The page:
Many of us have grown to be guarded in our everyday lives, and we choose to hide who we really are. As a recovering addict, I have absolutely witnessed this. It is safer to hide behind my truth than face unfair judgement from people who don’t understand recovery. For this reason, those recovering from opioid and other addictions have anonymous programs and support networks where we can be entirely open. The world is not an accepting place.

Stigma impacts recovery in the workplace

One addict told me that her goal was to be a teacher. Because she was arrested for a drug-related misdemeanor during active addiction, she has had to alter the trajectory of her career aspiration. She is currently more than 5 years sober. Robert Downey Jr. is just one example of shunning by Hollywood. After his drug arrest, he lost many job opportunities, and it wasn’t until Mel Gibson personally vouched for his liability insurance that Downey could star in 2003’s The Singing Detective. He has been sober now for 20 years.

Another recovering addict with just under a year of sobriety, shared that his father is refusing to speak to him because he believes “addiction is a weakness.” He has been chastised for getting help with his disease and ostracized from his family.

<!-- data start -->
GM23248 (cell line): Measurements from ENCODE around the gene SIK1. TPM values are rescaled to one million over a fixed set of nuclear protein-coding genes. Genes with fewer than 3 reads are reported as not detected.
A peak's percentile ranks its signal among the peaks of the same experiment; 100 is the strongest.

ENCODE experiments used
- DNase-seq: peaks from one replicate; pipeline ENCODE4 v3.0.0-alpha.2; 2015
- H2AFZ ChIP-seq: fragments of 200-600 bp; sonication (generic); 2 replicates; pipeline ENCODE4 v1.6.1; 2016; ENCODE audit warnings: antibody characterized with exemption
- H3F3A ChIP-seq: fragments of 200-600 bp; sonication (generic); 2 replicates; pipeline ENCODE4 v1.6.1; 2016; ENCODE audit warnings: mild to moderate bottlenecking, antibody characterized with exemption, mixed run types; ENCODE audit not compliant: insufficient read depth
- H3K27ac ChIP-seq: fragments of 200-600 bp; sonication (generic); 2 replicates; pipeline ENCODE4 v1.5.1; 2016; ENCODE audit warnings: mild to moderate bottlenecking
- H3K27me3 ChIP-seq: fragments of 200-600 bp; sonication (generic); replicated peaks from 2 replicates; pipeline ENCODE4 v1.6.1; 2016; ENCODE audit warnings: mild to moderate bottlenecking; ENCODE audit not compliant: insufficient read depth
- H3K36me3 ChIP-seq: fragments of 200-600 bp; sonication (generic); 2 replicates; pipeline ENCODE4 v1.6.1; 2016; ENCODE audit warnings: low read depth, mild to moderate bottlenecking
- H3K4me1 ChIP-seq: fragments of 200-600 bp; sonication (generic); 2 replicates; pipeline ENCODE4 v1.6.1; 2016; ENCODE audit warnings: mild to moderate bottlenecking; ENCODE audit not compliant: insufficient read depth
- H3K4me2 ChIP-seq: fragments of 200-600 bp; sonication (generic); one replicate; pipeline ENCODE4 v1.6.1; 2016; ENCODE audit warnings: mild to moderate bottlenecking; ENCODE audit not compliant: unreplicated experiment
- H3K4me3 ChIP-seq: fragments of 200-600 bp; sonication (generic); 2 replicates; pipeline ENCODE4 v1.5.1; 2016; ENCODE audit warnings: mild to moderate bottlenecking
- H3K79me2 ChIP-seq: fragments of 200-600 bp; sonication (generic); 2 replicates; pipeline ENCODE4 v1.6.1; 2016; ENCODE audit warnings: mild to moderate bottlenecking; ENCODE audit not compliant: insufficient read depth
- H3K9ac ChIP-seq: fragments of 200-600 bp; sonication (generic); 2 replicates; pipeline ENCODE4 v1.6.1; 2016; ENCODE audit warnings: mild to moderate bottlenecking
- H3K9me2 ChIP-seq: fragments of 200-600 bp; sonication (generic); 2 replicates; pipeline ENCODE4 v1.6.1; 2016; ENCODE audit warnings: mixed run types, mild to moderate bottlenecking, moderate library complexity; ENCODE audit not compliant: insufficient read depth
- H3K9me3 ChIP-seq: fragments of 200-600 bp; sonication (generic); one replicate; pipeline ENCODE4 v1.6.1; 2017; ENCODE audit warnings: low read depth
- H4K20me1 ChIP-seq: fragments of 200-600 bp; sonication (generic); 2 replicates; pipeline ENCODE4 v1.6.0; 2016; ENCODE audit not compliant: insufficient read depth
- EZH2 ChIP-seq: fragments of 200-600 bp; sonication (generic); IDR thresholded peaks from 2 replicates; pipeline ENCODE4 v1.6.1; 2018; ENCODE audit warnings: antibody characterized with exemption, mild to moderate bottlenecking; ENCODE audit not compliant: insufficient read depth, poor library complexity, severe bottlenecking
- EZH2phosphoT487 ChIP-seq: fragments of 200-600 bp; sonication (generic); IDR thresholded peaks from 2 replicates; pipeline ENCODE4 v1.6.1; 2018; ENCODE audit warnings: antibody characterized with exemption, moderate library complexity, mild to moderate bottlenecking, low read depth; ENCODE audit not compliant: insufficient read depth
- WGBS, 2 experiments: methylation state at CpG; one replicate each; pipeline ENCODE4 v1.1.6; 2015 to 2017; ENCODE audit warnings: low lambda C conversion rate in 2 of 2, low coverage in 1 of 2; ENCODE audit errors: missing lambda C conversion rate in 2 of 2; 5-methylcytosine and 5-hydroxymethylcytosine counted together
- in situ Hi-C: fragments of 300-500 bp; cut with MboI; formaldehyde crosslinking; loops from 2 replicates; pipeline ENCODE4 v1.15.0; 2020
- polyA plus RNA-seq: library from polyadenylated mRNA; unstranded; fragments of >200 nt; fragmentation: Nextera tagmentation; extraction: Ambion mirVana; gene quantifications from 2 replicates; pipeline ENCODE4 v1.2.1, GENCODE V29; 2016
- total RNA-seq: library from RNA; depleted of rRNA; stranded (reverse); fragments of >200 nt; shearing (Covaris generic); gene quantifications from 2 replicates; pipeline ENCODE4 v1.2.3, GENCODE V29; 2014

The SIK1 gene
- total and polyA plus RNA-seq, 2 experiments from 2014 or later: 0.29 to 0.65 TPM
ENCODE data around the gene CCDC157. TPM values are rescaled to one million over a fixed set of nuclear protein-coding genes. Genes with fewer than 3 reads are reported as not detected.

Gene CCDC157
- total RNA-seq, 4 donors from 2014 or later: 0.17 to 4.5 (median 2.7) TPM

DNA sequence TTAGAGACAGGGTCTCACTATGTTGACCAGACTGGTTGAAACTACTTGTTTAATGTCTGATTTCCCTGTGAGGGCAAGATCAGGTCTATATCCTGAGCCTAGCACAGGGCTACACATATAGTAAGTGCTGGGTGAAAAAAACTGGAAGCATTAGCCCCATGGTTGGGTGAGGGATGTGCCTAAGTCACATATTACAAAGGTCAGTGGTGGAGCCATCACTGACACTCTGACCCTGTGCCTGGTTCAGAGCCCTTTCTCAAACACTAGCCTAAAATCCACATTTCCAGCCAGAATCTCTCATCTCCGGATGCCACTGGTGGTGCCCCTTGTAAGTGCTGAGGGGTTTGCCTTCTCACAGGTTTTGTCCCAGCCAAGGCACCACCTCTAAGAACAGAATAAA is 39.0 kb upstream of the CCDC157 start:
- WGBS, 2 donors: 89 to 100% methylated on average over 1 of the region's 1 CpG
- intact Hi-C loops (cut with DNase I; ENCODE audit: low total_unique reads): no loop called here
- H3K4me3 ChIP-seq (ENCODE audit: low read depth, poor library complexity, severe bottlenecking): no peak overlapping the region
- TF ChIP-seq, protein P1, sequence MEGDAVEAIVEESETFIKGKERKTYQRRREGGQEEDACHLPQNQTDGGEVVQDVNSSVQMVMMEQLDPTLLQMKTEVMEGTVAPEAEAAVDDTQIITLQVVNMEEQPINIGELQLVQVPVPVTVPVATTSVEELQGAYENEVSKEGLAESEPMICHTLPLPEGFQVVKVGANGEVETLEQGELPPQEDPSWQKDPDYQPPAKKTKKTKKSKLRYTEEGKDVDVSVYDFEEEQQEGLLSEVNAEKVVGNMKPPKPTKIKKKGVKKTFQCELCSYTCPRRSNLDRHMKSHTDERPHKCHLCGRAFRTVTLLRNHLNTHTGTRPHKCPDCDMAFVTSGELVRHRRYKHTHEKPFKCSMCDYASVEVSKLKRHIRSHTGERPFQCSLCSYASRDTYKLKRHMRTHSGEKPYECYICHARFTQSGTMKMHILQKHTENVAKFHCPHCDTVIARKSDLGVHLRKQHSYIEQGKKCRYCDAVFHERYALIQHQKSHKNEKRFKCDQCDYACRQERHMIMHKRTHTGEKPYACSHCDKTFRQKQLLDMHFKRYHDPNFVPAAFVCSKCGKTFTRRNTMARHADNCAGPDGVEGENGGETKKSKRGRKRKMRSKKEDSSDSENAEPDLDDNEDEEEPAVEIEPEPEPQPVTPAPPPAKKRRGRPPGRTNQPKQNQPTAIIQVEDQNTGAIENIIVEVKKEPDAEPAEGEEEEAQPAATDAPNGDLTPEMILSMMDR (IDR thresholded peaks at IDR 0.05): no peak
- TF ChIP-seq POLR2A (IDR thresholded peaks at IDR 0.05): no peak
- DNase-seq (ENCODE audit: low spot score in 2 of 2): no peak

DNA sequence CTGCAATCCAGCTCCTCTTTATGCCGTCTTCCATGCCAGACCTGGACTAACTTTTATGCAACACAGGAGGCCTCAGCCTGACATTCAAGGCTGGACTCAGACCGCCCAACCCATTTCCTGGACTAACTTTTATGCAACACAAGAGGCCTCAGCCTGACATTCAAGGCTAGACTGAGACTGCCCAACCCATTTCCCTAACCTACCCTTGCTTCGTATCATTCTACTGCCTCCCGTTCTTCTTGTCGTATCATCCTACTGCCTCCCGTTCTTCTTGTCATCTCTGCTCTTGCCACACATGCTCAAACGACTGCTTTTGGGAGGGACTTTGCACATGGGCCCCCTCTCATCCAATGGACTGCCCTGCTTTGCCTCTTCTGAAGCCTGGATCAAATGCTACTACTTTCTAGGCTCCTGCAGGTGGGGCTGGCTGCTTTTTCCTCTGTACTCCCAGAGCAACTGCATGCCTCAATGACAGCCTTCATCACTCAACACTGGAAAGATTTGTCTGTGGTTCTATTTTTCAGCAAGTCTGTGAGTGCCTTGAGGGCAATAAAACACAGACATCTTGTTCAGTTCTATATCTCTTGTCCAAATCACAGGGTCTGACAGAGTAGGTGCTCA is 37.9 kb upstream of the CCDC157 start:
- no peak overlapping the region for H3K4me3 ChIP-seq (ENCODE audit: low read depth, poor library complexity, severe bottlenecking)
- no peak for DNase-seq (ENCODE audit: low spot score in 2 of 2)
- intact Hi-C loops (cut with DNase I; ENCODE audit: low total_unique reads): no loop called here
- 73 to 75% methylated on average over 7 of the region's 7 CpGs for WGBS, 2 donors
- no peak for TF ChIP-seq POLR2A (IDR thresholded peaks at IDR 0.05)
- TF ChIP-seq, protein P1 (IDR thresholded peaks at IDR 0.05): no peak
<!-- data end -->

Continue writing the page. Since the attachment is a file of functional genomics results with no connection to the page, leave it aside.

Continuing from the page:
Feelings of despair, shame, guilt, from loss of opportunity brutalize addicts’ self-esteem.

The fear of being judged can deter a person from getting help and later from succeeding in recovery. Judgement diminishes hope. The curse lies within the notion of once an addict, always an addict. While public safety requires drug testing for many kinds of job, opioid stigma may require some of us to take drug tests for positions for which a non addict would be exempt., Some with arrest records are haunted by their pasts and can never escape it on paper.

Substance Use Disorder (addiction) is defined a chronic, progressive, relapsing brain disease. Addiction to anything has both physical and emotional components. For successful long-term recovery, both the physical and psychological components of the disease require treatment. You can’t just stop and be all right. But long-term, multi-pronged treatment programs are just not available.

You need to see the stories of success